Seeing something resembling virtue in his chiseled, noble face, I choose Lord Relias as sovereign of my first game. There he stands, on the map, seemingly a giant among doddery fern trees and a nearby roaming group of goblins. The first thing I do is direct Relias to an apparently suitable tile of land and tell him to found the capital of our new empire. The thing about this is that I have no idea what it will mean for the future of my empire. I’m ignorant of the virtue or drawbacks of civic unrest, or accumulating elemental magics via shards. If the tutorial touched on these elements at all, it was fleetingly, with almost a shrug.

“Go and figure this out yourself,” the game seems to say. “Can’t you read PC game?” it asks me, barely bothering to hide the smirk. So I grope blindly at buttons, and order new research projects, staring at the numbers in confusion. “Yay, more food yield, that’ll be good… probably.”

am given the power to name my new city, though. Uncertainly, I get to pen the opening sentences of this new story. I may not have a clue what food yield means, in practical terms, within the complex machinery of the game, but as I type a name of my choosing into the box, I can understand, narratively at least, what might be going on.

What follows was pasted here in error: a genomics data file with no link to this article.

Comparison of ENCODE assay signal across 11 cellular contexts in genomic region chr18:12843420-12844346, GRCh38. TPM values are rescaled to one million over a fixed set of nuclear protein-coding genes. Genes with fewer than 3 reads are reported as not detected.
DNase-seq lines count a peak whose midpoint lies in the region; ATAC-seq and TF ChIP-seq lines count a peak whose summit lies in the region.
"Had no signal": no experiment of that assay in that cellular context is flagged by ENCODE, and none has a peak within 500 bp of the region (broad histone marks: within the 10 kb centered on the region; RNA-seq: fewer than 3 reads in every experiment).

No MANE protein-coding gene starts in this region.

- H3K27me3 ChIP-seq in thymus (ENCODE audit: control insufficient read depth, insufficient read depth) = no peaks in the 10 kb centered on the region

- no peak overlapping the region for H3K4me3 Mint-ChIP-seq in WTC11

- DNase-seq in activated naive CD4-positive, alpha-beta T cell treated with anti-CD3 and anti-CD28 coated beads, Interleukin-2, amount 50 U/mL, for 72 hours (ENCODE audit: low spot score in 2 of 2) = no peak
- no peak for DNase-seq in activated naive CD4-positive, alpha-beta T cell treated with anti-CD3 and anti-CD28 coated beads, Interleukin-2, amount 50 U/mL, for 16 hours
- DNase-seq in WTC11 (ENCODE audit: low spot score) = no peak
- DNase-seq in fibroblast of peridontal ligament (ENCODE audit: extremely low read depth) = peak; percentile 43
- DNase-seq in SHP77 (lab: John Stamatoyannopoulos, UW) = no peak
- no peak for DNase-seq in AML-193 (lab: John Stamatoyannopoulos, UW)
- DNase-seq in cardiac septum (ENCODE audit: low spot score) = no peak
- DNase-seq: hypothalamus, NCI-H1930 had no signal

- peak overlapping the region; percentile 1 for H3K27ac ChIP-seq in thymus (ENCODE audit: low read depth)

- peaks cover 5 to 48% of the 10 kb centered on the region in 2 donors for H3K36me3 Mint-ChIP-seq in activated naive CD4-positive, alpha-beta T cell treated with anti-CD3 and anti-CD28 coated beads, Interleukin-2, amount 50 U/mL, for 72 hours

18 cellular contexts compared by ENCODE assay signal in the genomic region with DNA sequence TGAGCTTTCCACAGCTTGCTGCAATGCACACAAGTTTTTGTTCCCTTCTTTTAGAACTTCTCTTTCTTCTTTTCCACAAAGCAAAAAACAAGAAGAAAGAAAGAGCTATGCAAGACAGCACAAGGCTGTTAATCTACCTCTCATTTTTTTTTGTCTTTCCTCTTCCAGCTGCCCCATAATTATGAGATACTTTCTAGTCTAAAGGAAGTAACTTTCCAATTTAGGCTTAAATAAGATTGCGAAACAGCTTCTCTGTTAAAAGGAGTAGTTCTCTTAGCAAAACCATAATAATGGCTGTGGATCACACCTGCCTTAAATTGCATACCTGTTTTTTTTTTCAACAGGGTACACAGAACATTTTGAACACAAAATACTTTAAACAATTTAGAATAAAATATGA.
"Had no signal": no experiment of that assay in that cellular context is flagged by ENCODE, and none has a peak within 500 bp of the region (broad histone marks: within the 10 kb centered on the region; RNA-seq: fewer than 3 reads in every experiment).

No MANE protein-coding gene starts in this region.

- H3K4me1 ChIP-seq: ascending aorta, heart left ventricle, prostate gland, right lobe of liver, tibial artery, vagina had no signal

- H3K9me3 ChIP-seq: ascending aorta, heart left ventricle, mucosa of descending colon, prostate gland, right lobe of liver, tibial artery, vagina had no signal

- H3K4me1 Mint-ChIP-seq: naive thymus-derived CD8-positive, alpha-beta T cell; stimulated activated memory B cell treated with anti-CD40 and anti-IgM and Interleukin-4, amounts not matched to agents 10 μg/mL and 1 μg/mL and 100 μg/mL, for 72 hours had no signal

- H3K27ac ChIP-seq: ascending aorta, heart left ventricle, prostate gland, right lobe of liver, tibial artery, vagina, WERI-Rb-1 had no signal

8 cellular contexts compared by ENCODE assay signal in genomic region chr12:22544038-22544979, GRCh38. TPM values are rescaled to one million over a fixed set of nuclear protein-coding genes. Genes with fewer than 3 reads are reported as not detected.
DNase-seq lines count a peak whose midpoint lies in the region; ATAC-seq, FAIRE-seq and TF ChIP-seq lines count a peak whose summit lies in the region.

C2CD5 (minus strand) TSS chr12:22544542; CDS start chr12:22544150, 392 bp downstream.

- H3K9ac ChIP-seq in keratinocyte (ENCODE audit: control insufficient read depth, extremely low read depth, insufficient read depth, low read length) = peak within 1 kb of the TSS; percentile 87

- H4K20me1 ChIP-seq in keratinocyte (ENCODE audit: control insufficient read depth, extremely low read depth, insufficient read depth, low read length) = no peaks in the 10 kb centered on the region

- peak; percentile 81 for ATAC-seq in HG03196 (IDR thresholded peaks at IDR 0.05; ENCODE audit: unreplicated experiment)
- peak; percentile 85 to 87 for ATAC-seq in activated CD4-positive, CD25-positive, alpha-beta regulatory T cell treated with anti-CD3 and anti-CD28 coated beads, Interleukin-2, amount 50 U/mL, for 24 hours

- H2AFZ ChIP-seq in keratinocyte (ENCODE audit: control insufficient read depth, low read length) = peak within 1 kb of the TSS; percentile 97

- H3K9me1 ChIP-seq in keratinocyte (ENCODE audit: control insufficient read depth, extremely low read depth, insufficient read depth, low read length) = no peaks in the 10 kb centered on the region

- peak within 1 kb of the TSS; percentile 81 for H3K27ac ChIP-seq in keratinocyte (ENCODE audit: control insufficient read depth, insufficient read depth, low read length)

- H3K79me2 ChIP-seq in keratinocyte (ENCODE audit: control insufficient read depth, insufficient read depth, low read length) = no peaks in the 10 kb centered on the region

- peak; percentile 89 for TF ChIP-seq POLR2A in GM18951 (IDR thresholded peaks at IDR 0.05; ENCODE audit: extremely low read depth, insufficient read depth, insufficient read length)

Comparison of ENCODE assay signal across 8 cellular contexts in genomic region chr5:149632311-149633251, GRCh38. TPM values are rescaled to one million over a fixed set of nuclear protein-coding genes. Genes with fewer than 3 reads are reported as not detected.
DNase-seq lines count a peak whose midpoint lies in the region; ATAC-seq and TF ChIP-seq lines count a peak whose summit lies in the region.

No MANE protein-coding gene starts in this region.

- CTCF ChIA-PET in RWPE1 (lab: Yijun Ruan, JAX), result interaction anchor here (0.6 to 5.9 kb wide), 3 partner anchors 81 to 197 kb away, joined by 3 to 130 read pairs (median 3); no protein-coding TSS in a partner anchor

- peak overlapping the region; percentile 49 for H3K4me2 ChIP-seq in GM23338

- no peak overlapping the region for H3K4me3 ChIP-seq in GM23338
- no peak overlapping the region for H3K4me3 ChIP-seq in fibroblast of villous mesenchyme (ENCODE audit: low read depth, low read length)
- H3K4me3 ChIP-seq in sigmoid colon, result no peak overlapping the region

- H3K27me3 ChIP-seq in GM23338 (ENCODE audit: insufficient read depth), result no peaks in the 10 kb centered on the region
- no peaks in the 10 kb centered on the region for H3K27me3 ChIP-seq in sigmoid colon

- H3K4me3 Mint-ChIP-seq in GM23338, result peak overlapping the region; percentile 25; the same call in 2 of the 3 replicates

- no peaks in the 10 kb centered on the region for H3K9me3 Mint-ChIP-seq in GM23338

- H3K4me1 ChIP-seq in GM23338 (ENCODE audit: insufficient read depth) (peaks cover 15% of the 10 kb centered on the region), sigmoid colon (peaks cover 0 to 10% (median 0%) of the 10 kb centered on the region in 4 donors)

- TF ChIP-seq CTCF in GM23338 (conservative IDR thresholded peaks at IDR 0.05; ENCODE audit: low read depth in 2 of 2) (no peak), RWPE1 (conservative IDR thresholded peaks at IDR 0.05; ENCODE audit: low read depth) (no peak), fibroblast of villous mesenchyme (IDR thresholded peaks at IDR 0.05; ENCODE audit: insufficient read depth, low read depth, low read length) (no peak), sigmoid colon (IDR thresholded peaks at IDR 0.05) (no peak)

Stories? Ah, stories I can understand.

The act of playing Fallen Enchantress confuses me. It assumes a degree of PC-centric comprehension that I, and certainly others, woefully lack. It’s the kind of game that demands to be met halfway by the player, and I’m not even sure it’s a journey worth making. Perhaps it’s me. Perhaps my time in Console Kingdom has made me soft and stupid. Perhaps some games are about rooting through the in-game help files. This game, with its impenetrable spider web of rules, systems, and numbers, is difficult to learn, but maybe that’s its strength. It’s frustrating, but for now I keep at it.